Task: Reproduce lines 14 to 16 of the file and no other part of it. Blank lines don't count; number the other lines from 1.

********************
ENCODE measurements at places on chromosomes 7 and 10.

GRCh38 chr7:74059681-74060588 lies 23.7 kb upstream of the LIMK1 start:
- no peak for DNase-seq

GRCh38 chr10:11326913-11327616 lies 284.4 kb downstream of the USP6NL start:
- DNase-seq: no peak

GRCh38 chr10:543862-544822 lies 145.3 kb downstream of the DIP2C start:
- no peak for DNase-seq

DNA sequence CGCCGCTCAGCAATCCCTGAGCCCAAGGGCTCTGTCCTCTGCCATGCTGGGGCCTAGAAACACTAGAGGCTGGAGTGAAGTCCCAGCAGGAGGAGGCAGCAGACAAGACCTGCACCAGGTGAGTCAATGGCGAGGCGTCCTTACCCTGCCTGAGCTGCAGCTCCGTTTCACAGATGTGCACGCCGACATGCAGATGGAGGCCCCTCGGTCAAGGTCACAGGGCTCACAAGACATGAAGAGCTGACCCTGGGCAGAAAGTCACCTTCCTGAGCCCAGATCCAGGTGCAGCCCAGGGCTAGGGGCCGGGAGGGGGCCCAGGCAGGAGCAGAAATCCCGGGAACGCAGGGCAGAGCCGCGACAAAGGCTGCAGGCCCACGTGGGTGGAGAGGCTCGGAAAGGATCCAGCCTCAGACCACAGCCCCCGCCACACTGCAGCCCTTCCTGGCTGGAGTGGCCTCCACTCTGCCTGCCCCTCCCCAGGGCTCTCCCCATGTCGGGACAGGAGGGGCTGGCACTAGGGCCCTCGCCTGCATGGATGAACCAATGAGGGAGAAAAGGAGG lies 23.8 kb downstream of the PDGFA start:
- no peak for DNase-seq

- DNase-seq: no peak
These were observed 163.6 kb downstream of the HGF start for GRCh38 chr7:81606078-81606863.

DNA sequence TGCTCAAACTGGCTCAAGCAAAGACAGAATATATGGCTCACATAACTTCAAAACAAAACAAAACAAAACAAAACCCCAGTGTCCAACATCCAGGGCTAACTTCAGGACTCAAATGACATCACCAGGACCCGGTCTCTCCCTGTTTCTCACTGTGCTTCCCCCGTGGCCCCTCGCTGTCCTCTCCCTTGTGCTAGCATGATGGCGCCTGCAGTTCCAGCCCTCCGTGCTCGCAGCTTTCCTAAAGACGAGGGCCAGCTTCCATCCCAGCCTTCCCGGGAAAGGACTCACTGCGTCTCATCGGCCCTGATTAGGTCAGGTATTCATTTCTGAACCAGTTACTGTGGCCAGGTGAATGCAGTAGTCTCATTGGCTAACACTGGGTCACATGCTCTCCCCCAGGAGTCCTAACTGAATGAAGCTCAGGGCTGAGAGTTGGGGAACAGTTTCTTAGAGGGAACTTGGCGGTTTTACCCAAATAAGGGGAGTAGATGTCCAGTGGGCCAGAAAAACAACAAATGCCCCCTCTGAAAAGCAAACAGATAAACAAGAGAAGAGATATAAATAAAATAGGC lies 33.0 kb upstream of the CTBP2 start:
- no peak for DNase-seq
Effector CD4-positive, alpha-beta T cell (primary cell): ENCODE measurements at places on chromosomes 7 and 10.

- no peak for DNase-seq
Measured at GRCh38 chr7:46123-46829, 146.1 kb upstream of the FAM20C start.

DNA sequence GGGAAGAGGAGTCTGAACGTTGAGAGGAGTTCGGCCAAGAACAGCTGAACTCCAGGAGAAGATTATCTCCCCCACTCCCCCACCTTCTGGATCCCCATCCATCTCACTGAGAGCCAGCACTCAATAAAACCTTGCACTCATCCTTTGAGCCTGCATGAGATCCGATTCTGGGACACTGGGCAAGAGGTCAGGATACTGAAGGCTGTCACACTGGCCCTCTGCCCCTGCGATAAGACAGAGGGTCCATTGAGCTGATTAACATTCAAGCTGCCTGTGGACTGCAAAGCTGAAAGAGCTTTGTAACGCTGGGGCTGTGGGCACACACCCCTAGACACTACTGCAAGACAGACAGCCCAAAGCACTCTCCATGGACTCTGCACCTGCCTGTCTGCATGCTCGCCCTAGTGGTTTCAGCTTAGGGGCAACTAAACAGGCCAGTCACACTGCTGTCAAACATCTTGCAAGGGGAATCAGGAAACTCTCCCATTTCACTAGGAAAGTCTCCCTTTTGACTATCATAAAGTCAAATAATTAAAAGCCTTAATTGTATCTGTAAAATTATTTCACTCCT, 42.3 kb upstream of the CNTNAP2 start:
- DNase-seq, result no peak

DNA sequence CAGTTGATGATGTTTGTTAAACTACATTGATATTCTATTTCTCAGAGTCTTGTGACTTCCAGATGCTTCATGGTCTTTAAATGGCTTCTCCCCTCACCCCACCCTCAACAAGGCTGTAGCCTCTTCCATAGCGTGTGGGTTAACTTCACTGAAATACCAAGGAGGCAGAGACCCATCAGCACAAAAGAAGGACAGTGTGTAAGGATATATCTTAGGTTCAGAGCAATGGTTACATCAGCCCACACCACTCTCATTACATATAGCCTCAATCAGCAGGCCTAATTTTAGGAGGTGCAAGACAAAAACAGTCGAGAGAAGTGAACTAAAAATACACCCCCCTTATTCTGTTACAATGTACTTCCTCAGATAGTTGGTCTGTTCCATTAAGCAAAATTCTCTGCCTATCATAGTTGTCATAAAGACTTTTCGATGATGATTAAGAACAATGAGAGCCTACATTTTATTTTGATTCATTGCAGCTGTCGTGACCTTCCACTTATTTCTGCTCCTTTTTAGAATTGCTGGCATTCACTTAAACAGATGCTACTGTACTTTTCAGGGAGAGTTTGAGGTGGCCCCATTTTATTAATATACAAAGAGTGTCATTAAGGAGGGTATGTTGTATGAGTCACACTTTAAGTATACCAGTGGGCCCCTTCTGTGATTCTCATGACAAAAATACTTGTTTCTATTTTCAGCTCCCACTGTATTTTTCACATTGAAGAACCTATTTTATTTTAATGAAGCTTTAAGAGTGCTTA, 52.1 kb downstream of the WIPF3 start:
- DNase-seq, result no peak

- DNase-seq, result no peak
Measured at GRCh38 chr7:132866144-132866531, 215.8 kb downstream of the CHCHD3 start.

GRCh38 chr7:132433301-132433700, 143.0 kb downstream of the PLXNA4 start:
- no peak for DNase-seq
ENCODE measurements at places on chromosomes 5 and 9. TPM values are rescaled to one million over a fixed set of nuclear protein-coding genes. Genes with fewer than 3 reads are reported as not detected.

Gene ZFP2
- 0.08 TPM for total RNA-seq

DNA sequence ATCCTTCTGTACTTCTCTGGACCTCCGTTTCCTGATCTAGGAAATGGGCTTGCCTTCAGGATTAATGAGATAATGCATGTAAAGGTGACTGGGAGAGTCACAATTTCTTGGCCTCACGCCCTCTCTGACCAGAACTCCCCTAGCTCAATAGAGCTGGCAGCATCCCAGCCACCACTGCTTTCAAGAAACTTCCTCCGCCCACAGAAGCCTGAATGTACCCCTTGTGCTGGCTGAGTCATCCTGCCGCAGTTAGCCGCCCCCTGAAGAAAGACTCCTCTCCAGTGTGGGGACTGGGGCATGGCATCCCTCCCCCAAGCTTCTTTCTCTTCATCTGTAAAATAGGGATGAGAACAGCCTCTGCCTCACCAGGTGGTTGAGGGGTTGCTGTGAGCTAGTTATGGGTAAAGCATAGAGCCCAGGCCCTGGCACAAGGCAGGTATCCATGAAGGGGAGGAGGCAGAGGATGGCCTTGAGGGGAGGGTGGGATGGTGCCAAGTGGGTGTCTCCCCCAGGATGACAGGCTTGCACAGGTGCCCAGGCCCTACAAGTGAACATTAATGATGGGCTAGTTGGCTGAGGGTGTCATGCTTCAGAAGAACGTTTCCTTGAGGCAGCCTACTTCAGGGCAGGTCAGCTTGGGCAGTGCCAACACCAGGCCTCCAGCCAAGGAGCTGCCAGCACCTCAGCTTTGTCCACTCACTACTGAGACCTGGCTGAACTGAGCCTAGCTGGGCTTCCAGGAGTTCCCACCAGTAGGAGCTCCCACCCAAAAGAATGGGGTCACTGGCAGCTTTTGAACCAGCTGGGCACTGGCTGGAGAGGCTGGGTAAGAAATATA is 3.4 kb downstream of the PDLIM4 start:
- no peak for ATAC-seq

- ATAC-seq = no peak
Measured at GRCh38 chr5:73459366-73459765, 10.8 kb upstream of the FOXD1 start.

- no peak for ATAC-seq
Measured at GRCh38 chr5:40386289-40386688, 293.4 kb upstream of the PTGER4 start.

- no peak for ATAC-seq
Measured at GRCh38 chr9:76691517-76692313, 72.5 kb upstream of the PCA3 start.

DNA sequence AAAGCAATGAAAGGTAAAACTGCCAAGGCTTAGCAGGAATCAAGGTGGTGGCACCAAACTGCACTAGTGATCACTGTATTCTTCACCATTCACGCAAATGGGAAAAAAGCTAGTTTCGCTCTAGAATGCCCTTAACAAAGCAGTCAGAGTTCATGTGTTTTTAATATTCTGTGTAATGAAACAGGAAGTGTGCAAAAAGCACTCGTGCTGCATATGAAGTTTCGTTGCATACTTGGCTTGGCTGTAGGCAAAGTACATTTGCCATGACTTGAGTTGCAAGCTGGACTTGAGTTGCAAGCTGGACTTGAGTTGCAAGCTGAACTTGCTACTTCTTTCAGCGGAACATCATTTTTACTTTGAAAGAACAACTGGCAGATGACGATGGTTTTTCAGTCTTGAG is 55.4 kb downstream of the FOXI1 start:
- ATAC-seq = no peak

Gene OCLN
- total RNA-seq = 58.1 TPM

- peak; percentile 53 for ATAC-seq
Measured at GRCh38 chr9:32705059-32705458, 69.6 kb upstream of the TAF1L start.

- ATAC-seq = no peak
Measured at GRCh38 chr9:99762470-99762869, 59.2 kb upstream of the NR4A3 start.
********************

Effector CD4-positive, alpha-beta T cell (primary cell): ENCODE measurements at places on chromosomes 7 and 10.

- no peak for DNase-seq
Measured at GRCh38 chr7:46123-46829, 146.1 kb upstream of the FAM20C start.